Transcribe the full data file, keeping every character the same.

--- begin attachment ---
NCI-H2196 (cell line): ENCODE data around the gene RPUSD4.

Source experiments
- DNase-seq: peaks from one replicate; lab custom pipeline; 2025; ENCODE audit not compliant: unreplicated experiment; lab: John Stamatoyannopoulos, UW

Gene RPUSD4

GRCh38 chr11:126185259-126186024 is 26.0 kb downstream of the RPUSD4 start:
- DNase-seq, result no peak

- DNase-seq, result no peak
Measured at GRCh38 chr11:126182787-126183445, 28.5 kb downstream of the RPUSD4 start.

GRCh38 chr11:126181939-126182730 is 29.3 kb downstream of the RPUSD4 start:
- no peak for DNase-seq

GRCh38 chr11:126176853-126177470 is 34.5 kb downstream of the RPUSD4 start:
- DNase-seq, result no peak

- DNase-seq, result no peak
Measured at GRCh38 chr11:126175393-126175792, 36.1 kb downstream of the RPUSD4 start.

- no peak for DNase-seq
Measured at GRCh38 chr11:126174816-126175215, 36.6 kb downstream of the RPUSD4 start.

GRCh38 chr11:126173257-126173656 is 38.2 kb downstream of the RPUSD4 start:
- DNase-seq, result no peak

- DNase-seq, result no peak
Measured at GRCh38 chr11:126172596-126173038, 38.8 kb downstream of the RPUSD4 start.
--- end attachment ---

NCI-H2196 (cell line): ENCODE data around the gene RPUSD4.

Source experiments
- DNase-seq: peaks from one replicate; lab custom pipeline; 2025; ENCODE audit not compliant: unreplicated experiment; lab: John Stamatoyannopoulos, UW

Gene RPUSD4

GRCh38 chr11:126185259-126186024 is 26.0 kb downstream of the RPUSD4 start:
- DNase-seq, result no peak

- DNase-seq, result no peak
Measured at GRCh38 chr11:126182787-126183445, 28.5 kb downstream of the RPUSD4 start.

GRCh38 chr11:126181939-126182730 is 29.3 kb downstream of the RPUSD4 start:
- no peak for DNase-seq

GRCh38 chr11:126176853-126177470 is 34.5 kb downstream of the RPUSD4 start:
- DNase-seq, result no peak

- DNase-seq, result no peak
Measured at GRCh38 chr11:126175393-126175792, 36.1 kb downstream of the RPUSD4 start.

- no peak for DNase-seq
Measured at GRCh38 chr11:126174816-126175215, 36.6 kb downstream of the RPUSD4 start.

GRCh38 chr11:126173257-126173656 is 38.2 kb downstream of the RPUSD4 start:
- DNase-seq, result no peak

- DNase-seq, result no peak
Measured at GRCh38 chr11:126172596-126173038, 38.8 kb downstream of the RPUSD4 start.